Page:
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West End News: January 16

Mesabi Miner
Mesabi Miner

WEN_20140116_finalcut.mp36.44 MB

The 30th running of the John Beargrease Sled Dog Marathon is coming up January 24th through January 30th.  Tofte is a great place to be a spectator for this unique race that celebrates the history and culture of the North Shore.
The racers participating in the full 384 mile marathon race are required to rest of at least four hours at the Sawbill checkpoint, which is located on the Sawbill Trail six miles north of downtown Tofte.  The first teams should arrive there on Monday, January 27th at around 7 am. There should be teams at the checkpoint until about 2 that afternoon.
The Sawbill checkpoint has a fabulous atmosphere.  It’s right on the Temperance River and is doesn’t have any buildings, electricity or even cell service, so it’s a true wilderness experience.  It’s entirely possible to visit directly with the racers and their support teams around the bonfire there. 
Many years ago, when my daughter Clare was about five years old, she shyly approached the late Iditarod legend, Susan Butcher, at the checkpoint.  Susan was kind enough to really engage with Clare. She took her by the hand and introduced her to the dogs, one by one, telling Clare about each dog’s personality and racing history.  It was a highlight of Clare’s young life and we still have the picture posted that she drew when she got home that day, with each dog’s name laboriously labeled in her childish printing.
 The 112 mile mid-distance race has its exciting finish right in Tofte.  The winner should break the tape at about 8:30 on Monday morning, January 27th.  The last place finisher should cross the line around 1:30 that afternoon.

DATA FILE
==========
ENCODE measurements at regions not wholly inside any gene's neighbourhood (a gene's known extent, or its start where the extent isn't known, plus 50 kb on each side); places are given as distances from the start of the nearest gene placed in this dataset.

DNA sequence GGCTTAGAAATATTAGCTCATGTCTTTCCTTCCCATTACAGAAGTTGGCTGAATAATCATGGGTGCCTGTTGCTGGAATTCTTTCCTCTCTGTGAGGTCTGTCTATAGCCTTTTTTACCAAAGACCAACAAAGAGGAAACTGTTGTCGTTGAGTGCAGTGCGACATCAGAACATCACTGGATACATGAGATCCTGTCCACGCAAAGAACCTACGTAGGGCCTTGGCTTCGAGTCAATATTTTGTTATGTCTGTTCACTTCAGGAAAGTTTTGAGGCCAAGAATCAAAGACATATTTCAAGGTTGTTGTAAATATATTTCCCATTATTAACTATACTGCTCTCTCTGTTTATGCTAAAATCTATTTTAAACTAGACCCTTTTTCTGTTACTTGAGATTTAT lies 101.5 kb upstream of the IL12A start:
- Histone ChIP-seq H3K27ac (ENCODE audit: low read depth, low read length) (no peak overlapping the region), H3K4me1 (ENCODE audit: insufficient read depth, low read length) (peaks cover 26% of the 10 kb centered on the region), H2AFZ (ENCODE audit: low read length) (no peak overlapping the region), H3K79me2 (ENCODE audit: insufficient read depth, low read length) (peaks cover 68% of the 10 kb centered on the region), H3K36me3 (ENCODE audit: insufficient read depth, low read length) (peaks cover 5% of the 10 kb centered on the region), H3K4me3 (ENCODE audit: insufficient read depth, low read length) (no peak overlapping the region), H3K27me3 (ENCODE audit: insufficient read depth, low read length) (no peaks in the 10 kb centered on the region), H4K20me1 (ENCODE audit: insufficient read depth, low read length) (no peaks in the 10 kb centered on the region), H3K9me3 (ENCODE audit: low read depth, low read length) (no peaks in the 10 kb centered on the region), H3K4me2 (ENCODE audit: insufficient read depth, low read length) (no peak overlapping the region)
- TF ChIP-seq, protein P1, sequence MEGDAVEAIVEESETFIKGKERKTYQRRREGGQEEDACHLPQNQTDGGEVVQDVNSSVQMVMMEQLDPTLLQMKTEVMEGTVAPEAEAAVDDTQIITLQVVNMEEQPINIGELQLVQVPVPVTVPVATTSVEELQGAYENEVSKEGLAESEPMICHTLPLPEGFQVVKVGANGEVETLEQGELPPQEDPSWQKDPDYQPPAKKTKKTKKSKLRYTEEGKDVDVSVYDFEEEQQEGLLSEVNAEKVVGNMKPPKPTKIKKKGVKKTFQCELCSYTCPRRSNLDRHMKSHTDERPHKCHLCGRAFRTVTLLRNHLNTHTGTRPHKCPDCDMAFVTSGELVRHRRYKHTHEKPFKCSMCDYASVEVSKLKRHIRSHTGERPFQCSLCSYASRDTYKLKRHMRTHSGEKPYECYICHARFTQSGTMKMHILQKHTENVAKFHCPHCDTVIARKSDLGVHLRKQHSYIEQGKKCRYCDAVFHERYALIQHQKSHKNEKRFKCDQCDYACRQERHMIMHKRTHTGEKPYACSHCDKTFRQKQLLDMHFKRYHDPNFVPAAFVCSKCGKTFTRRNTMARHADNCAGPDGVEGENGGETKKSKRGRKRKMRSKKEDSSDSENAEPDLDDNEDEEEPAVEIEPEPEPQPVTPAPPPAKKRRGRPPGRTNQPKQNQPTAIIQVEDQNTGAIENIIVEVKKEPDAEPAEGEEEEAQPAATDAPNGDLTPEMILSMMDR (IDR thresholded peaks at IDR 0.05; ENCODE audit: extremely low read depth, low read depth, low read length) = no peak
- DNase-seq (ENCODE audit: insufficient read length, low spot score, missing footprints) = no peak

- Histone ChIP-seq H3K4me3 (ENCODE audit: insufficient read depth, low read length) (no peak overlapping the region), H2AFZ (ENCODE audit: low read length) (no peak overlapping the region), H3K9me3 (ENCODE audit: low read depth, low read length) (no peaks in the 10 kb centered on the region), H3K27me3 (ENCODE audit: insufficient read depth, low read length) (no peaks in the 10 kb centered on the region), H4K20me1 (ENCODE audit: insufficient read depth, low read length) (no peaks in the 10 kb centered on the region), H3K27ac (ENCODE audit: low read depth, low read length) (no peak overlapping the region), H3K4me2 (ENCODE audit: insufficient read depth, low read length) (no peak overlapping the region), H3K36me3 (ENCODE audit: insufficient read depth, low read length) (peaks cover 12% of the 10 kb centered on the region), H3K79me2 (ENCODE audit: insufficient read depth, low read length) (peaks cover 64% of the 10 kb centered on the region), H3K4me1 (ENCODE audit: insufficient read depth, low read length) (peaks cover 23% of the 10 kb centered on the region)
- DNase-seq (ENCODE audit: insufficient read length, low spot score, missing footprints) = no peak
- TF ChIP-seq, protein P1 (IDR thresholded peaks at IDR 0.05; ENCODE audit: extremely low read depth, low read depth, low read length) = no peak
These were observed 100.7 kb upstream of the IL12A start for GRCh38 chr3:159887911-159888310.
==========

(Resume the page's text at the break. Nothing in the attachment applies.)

The awards banquet for the mid-distance race is being held at the Birch Grove Community Center, Monday evening starting at 6 pm and the community is welcome to attend.
Our wonderful local internet service, Boreal Access, has recently added a very fun feature to their website that allows West Enders to get real time information on the ships that are passing on Lake Superior.  The website displays a map, with the passing vessels showing up in their current location.  If you click on the ship icon, it brings up its name, a detailed description, photos, current speed, destination, with estimated time of arrival, what cargo it carries and where it came from most recently.  There are several other features, for the truly shipping obsessed.
It’s fun to track the ships as they pass, but in light of the recent reporting by WTIP’s Program Director Kelly Shoenfelder concerning human trafficking on great lakes vessels, I’ve started looking at the ships with a different eye.  I sincerely hope that her excellent reporting, along with the efforts by police and victim advocates, will lead to the permanent end of this sordid practice.
Speaking of Lake Superior, the water level in the big lake is back to nearly its average height, thanks to a relatively wet year.  According to the Lake Superior Board of Control, the lake level declined less this year than it normally does in the month of December.  It is now just one inch lower than the long-term average for the beginning of January and a full foot higher than it was at this time last year.  The lake level will continue to drop until spring runoff, which is normal. 
As predicted, snowmobile, cross-country ski, downhill ski and snowshoe trails are all in perfect trim at the moment, so now is the time to enjoy outdoor fun in the beautiful West End.
For WTIP, this is Bill Hansen with the West End News.

{photo courtesy of the U.S. Coast Guard}